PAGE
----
Aside from these practical issues, my children will grow up knowing only a Canadian society that stands against much of Catholic teaching; we truly are a post-Christian country. I hope that as they grow we can teach them that although the government may recognize same-sex marriage as a legal reality it is not consistent to the reality of what marriage is and what marriage is meant for. We will have to teach our children that our lives, no matter what amount of suffering we may be given, are owed to God and that we do not have the power to take the lives of those who are unborn, those who are gravely ill, or even our own in times of great physical pain.


As the secular saturation grows and the voice of the faithful becomes quieter and quieter it is more and more difficult to live out a life of faith. There are headlines about how it is unacceptable for someone who holds Catholic or Christian views on gay marriage and abortion to be in political life at all. There are attacks on Christian pharmacists, doctors and nurses to eliminate their right to freedom of conscience when it comes to abortion and euthanasia. Increasingly, it is becoming the widely held opinion of the culture that those who have faith can have it, but that it can only be expressed at church on Sundays, and it is this view that not only hampers democracy and civil rights, but confines and suffocates living out our Catholic faith. We see this happening again and again with small bureaucratic and legal pressures but also in the stronghold the media has over popular opinion.


Not only do I want my children to grow up and embrace the truth of Church teaching and to know the why’s and how’s of what the Church still proclaims to be true, I want my children to know and love Christ. It’s the relationship with Christ that will sustain my children through their entire lives. I think that my children will have to have a courageous and solid faith, not just to preach the Gospel, but to live Catholic lives in Canada.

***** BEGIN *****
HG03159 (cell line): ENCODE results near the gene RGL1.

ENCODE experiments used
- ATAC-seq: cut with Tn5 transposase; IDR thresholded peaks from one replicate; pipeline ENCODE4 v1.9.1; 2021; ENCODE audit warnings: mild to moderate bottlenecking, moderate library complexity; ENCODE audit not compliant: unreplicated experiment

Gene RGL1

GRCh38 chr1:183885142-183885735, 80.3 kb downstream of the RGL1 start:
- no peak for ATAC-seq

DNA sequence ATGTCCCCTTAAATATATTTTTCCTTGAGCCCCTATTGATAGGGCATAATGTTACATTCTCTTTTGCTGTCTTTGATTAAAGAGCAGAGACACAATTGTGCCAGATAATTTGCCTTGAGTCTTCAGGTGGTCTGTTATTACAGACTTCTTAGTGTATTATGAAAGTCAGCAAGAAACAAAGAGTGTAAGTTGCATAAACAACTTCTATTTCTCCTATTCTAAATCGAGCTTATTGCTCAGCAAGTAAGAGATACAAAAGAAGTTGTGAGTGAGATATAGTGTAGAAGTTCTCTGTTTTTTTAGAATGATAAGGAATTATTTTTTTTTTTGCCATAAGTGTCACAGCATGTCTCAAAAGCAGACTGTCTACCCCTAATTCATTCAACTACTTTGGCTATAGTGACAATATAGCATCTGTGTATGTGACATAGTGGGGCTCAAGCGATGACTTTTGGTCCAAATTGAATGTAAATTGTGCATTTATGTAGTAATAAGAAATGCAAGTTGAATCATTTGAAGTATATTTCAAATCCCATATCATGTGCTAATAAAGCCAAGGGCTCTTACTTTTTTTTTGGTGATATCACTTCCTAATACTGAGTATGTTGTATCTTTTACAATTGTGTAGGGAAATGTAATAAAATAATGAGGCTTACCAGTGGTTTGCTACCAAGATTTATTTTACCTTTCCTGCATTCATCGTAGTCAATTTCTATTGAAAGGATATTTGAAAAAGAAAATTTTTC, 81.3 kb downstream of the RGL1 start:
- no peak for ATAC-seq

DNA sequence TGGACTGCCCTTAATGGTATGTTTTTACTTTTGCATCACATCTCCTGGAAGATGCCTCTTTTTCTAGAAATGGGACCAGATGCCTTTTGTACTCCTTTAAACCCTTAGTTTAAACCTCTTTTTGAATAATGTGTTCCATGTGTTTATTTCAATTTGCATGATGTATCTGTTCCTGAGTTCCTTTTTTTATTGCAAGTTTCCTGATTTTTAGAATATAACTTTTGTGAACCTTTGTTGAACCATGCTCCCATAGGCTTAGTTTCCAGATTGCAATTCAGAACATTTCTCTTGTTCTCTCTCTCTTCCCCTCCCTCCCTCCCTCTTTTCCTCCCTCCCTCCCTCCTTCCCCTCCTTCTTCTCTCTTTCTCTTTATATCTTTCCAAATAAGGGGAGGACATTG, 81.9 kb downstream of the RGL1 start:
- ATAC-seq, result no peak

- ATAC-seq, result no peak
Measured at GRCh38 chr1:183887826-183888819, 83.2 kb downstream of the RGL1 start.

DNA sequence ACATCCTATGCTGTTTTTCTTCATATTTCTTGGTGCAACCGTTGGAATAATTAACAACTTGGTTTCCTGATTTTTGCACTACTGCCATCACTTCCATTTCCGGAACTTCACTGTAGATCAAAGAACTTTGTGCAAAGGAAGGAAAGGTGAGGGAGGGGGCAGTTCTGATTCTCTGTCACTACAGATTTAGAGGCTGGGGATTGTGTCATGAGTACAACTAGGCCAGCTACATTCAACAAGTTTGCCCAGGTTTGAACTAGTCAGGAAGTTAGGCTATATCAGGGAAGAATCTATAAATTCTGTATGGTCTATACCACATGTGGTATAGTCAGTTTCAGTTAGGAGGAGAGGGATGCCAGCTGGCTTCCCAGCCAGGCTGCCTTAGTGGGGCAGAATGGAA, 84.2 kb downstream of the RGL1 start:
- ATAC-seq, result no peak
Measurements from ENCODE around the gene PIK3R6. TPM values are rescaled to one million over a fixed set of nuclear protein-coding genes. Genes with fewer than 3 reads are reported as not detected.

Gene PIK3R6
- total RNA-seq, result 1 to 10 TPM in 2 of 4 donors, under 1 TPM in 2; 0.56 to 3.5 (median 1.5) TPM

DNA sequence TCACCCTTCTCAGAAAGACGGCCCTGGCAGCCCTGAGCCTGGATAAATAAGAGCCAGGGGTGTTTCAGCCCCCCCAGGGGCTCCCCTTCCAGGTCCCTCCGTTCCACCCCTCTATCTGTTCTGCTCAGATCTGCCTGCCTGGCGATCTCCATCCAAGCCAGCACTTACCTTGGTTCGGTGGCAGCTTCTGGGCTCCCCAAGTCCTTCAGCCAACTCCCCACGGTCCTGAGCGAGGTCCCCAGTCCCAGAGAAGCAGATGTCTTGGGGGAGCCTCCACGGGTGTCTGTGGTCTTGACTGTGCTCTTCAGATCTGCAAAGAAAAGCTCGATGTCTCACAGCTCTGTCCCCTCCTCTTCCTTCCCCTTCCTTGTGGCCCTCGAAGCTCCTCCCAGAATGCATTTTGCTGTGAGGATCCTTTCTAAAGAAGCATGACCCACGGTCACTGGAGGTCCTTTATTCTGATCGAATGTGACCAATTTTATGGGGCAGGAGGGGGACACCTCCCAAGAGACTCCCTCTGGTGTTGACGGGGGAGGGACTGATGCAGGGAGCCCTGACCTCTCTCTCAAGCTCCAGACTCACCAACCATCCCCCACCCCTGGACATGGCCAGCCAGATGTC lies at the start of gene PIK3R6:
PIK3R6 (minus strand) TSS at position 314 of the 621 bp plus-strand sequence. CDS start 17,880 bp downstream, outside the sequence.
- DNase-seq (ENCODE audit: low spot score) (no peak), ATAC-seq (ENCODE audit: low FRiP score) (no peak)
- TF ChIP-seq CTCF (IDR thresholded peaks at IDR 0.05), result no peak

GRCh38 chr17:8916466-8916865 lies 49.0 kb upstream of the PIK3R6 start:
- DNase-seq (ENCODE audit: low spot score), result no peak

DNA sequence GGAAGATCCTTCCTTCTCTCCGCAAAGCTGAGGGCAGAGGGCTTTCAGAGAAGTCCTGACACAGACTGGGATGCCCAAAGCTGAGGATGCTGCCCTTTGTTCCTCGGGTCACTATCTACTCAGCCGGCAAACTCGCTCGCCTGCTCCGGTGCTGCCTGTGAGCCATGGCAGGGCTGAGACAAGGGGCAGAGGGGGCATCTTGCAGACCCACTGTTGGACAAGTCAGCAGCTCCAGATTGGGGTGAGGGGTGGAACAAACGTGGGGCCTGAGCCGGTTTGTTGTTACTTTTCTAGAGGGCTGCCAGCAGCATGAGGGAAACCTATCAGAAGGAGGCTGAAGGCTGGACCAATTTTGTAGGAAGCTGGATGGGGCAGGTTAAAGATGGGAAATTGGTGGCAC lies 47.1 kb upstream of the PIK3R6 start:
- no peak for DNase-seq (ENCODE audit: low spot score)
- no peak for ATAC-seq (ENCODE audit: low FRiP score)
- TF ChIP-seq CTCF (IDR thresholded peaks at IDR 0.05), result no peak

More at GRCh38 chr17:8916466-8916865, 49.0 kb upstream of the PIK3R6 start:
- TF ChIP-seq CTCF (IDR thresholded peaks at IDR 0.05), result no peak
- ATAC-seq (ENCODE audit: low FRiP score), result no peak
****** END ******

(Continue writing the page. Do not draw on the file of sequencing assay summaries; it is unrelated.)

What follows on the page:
• Emily

    I’m a Catholic college student in the U.S., and I studied abroad in Nova Scotia last fall semester. This piece was absolutely fascinating for me because it put into words what I felt in Nova Scotia and other provinces I visited but couldn’t quite express myself. I love Canada dearly, and joke with my friends sometimes that I would love to move there and leave America behind, but the Catholic parish that was in the small town I studied in shocked me with how tiny it was. It sounds like a very similar situation to your parish; tiny, with a couple dozen families participating (and only one that I saw regularly with small children) very few ministries (this one did have some dinners and occasional seminars and such) and super rare confessions. I had to search out a priest (who traveled between a few local towns and was only in each a couple of days at a time) and ask him to hear my confession right then because the reconciliation times were never accessible to me. I loved a lot of the Catholics I met there but I can only imagine living somewhere permanently with a parish that small; I feel like I personally have to go to daily mass as often as possible if I want even a CHANCE of being virtuous in my everyday life, and that simply wasn’t an option there. There were times I felt nearly defeated with how hard it was to connect with the local Catholic life there. At least from where I’m sitting, Canada often seems like an oasis compared to the U.S. (and the natural beauty all over that country! I want to explore every inch!), but this was a much-needed reminder that no place is perfect and everywhere brings crosses to bear. Best of luck Christy, I love your blog and wish your family the absolute best!

    • Melissa